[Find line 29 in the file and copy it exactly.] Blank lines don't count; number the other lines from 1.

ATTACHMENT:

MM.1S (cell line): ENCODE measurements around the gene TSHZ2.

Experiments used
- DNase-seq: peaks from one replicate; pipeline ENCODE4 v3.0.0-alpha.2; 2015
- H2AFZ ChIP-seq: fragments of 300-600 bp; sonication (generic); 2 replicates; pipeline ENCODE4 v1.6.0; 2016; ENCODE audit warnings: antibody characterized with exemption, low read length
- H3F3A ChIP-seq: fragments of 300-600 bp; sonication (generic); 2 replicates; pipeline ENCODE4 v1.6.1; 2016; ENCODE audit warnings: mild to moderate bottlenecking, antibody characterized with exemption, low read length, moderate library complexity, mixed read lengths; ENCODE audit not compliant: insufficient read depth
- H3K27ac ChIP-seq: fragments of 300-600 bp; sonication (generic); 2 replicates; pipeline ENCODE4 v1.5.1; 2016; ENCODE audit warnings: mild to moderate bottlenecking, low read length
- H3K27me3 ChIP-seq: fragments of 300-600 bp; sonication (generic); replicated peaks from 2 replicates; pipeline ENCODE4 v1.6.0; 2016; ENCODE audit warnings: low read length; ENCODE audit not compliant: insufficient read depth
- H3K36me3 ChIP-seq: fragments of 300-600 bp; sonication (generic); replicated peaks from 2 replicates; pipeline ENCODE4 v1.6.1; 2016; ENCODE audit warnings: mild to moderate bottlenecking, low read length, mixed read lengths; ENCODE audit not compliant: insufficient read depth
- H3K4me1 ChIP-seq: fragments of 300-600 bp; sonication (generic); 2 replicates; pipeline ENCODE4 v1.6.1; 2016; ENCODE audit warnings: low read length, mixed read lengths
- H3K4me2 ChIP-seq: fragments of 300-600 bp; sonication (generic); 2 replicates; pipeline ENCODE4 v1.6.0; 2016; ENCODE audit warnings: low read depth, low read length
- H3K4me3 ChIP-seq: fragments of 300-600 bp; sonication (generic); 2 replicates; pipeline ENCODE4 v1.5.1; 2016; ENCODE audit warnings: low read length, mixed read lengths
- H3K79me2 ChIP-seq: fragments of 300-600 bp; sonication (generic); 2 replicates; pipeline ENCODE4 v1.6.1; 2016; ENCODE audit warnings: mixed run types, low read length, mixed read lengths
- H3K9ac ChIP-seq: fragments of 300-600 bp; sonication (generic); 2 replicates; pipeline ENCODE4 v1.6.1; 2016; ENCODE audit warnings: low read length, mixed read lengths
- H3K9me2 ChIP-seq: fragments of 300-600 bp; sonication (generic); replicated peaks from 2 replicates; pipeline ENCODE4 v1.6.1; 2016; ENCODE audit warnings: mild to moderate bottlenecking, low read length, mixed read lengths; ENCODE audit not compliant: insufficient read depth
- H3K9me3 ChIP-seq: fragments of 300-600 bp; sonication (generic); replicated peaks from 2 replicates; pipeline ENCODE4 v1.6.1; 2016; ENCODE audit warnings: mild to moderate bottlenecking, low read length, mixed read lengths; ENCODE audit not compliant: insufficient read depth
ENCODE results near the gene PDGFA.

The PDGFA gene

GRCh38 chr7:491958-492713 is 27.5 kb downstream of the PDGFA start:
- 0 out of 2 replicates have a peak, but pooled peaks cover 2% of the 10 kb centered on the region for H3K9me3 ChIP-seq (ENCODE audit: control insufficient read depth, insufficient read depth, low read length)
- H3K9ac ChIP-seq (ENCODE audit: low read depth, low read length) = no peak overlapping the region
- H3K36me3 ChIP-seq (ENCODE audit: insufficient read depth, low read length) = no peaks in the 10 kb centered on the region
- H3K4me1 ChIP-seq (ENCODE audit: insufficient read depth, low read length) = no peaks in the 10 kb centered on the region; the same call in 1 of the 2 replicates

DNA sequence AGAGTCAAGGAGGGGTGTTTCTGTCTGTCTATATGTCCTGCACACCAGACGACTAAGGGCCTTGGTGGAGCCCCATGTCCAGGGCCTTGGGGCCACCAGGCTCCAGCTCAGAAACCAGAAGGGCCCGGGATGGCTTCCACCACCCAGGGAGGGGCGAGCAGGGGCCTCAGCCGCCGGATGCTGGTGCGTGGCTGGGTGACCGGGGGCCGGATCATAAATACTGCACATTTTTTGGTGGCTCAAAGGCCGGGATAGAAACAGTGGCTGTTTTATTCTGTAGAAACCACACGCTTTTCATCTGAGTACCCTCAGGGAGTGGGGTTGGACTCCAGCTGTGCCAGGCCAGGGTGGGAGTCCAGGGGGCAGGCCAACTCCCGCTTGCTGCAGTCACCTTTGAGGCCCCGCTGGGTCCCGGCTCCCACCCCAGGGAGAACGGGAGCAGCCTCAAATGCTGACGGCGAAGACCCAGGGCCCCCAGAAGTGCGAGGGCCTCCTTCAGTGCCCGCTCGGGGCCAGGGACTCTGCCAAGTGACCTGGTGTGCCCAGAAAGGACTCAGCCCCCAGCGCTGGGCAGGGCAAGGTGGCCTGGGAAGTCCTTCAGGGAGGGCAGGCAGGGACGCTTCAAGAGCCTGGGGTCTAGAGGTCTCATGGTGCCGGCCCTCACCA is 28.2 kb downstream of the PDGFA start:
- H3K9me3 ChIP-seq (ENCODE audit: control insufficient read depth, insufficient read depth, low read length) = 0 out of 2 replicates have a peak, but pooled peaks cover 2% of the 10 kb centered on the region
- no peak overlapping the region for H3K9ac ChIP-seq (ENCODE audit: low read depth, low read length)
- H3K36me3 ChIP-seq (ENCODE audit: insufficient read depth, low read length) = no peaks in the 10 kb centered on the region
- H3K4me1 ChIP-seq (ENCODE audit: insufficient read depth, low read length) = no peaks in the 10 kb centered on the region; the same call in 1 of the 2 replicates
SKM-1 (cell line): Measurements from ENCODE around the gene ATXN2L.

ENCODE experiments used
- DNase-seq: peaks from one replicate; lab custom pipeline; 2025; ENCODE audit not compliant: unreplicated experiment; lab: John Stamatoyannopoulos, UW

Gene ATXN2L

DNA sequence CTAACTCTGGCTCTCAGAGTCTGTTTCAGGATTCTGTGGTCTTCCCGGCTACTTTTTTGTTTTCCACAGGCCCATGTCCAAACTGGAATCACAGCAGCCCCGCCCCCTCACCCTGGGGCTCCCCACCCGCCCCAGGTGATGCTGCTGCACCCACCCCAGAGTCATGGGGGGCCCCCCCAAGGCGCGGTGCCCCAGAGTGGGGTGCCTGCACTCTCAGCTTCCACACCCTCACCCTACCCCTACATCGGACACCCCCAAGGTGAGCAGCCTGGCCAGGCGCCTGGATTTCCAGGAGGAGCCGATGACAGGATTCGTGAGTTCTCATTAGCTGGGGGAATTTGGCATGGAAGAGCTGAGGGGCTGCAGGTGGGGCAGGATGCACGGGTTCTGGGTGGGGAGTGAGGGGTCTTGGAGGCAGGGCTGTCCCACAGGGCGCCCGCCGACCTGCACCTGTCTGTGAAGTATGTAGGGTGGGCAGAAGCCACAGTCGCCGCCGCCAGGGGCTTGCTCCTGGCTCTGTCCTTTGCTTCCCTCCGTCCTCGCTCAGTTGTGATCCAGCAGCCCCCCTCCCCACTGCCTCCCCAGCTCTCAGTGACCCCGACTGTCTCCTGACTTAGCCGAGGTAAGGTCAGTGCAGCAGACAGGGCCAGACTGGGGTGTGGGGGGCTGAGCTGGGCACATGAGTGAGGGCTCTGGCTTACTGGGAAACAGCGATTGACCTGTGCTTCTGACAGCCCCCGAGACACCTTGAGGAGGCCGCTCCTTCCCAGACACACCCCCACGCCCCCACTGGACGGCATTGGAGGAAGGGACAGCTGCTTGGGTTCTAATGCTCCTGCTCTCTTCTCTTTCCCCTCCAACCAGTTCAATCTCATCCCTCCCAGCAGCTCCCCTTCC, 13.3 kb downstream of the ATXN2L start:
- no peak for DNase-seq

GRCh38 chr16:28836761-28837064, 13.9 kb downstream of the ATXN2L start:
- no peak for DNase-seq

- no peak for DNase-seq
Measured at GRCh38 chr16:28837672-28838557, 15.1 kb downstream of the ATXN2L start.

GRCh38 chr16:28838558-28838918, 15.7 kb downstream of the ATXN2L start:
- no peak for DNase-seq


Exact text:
ENCODE experiments used